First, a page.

TOPICS: Sex-selective abortions reaching dangerous levels
Experts at the 4th Asia Pacific Conference on Reproductive and Sexual Health and Rights are painting an apocalyptical vision of the Asian region where 163 million women are ‘missing’ and the sex ratio continues to decline as a result of easy access to modern gender selection techniques. China tops the list with a skewed sex ratio at birth (SRB) with just 100 females for every 120 males. India follows going by the country’s 2001 census, which revealed that the SRB had fallen to 108 males per 100 females.
Experts worry that unless action is taken, Nepal and Vietnam may soon have skewed SRBs. Countries like Pakistan and Bangladesh are already beginning to follow Asia’s largest countries with people resorting to medical technology to do away with the girl child at the foetal stage. “We place it (skewed SRB) in the context of discrimination against women,” said Purnima Mane, deputy executive director UNFPA. “Women are not valued.” She predicted that a continuing unhealthy SRB trend could lead to increased violence, migration and trafficking as well as greater pressures on women.
“When there is no economic recognition to women’s work and no social value attached to this particular gender, when resource sharing remains inequitable, when women are paid less then it becomes easier to do away with this gender,” said Renuka Chowdhry, India’s junior minister for women and child development, at the inaugural of the Oct 29-31 conference. She called for increased women’s political participation and a push for laws and legislations that empower them as remedy to the adverse sex ratio.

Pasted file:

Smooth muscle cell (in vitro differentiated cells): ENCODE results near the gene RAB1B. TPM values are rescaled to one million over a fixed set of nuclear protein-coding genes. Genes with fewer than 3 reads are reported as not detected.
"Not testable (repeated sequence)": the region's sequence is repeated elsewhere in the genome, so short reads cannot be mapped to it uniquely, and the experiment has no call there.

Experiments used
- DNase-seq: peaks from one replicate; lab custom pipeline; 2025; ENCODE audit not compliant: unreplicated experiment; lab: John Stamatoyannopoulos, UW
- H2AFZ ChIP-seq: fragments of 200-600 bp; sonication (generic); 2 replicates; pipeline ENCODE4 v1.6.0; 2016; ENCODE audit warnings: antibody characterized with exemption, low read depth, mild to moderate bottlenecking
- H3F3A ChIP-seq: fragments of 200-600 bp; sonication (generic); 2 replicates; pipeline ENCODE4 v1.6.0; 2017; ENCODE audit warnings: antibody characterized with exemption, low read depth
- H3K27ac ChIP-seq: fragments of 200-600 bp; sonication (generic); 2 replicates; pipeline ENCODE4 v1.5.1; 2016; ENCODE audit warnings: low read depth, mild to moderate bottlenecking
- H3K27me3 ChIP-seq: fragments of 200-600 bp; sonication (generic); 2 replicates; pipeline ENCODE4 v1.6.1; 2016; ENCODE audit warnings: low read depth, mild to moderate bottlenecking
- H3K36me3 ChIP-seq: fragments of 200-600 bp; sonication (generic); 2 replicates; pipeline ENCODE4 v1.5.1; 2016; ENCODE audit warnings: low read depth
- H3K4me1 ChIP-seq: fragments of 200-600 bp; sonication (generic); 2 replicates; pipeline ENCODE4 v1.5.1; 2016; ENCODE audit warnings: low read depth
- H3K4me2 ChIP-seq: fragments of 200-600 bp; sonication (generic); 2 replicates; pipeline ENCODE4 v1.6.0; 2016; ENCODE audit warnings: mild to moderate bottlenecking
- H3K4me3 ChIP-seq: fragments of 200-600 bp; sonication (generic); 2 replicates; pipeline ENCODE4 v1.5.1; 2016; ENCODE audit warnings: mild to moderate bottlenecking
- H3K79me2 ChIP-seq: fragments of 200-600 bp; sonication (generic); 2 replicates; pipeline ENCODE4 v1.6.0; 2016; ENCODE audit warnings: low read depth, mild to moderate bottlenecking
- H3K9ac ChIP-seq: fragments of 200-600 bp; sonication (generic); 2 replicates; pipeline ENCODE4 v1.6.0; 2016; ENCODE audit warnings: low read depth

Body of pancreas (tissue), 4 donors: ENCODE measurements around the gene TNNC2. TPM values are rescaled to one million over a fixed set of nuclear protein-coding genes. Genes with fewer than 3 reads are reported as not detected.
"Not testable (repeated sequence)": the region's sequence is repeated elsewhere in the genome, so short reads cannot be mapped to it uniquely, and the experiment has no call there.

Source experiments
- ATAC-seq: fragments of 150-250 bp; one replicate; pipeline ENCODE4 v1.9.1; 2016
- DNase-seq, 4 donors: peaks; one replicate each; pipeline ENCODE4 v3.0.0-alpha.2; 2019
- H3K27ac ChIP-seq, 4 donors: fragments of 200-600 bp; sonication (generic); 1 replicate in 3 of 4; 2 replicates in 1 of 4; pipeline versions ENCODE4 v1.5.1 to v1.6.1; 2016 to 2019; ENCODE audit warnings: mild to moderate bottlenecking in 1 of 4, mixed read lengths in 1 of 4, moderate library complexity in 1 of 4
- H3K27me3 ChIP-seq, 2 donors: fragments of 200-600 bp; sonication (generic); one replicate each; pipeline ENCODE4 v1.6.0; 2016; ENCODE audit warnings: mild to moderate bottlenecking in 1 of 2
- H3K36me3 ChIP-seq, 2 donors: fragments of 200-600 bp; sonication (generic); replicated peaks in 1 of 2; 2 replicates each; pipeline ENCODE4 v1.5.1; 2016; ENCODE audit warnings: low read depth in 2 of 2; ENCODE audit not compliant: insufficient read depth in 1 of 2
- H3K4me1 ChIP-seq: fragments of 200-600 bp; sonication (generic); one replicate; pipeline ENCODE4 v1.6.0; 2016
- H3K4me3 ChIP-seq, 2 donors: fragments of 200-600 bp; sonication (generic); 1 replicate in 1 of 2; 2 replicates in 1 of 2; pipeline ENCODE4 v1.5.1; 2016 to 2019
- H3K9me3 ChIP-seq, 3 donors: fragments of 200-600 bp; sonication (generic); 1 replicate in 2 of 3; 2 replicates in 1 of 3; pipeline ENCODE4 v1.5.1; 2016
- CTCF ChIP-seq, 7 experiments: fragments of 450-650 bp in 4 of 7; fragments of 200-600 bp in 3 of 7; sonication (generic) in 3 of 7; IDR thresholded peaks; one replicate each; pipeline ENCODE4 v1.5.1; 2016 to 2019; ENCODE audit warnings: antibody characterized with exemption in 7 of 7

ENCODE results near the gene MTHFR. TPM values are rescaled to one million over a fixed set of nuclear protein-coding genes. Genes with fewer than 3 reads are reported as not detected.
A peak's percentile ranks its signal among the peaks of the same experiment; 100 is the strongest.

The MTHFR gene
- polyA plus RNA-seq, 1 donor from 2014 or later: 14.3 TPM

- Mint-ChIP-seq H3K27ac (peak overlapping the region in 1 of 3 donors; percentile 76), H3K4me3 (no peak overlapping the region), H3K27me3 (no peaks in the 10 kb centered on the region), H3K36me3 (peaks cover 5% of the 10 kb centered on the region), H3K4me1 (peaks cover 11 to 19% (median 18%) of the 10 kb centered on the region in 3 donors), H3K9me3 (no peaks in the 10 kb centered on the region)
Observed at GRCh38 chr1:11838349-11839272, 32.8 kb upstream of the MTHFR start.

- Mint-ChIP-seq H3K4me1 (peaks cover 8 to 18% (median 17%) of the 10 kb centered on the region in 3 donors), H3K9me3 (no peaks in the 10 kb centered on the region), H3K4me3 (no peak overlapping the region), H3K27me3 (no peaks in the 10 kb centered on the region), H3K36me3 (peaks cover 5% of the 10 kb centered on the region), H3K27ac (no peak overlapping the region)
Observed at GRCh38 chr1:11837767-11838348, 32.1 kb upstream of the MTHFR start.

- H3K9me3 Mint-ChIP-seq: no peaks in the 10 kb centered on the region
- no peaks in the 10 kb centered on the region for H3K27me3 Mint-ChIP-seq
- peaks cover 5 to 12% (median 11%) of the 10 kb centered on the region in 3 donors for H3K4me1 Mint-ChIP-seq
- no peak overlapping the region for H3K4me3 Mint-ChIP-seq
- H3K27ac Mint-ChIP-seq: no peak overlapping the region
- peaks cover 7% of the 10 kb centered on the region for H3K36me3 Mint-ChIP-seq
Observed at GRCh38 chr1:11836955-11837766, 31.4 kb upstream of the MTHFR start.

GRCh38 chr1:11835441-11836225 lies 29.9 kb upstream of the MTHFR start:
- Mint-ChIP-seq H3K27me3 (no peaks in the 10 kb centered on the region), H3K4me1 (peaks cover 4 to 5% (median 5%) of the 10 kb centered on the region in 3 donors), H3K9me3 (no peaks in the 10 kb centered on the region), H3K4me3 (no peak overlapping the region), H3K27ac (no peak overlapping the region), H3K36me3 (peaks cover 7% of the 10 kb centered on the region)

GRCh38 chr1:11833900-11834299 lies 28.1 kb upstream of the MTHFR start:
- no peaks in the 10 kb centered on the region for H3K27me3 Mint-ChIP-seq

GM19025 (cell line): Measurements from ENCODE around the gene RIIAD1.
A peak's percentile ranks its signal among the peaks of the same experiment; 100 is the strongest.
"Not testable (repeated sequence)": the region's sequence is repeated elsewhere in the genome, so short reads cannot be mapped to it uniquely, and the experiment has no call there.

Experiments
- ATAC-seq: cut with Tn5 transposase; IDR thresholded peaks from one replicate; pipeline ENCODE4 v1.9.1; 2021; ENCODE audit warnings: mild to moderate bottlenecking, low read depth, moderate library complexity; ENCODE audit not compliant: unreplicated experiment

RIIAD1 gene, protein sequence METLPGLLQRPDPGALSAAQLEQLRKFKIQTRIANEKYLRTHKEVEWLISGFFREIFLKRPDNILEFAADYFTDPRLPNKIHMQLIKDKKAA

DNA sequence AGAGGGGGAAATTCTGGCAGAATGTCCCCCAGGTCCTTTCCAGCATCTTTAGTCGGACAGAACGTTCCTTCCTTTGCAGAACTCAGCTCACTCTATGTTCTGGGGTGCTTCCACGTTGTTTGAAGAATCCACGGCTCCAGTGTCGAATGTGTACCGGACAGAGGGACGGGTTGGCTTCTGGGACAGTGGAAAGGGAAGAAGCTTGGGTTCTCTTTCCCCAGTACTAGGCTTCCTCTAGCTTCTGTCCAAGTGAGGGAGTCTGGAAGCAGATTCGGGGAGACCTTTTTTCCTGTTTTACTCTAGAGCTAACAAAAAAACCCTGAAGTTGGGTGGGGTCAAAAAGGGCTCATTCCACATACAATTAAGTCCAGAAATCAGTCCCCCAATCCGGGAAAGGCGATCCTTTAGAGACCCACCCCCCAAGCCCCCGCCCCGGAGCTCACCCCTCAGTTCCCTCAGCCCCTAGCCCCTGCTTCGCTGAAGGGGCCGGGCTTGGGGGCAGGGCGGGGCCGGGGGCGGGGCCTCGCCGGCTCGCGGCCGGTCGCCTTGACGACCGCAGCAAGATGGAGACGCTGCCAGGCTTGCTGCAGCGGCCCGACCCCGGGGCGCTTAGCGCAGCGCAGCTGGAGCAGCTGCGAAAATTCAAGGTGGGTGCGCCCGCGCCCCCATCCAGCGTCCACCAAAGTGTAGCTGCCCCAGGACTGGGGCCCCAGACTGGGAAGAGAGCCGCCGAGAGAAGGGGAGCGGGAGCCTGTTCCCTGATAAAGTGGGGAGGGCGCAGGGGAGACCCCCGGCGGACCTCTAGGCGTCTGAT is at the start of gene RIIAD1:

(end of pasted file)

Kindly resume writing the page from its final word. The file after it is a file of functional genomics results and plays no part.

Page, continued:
But where have all the girls gone? The sobering answer to the unbalanced SRB, according to the latest series of studies commissioned by the UN Population Fund (UNFPA), lies in modern gender determination and selective abortions. French demographer Christophe Guilmoto, author of the UNFPA’s regional report ‘Sex ratio Imbalance in Asia,’ based on studies conducted in China, India, Nepal and Vietnam referred to it as ‘gendercide’ in which parents resort to a variety of techniques to ensure male offspring.
Choosing gender had become easy with the arrival of amniocentesis in the late 1970s and later with ultrasound imaging technologies. In 2005, the estimated overall sex ratio was 107.5 males per 100 females in India, as against 106.8 in China, 106.0 in Pakistan and 104.9 in Bangladesh.
Many countries already have tight regulations. India started as early as 1983, followed by South Korea in 1987 and China in 1989. Nepal banned sex-selective abortions in 2002 when it liberalised its own law on abortions.
“The role of girls and women (in society) needs to be applauded,” suggested Guilmoto. “Supporting girls or those families that only have girls can take many forms — direct subsidies at the time of birth, various scholarship programmes, gender-based quotas or financial incentives aimed at improving their economic situation,” UNFPA recommends in its report. — IPS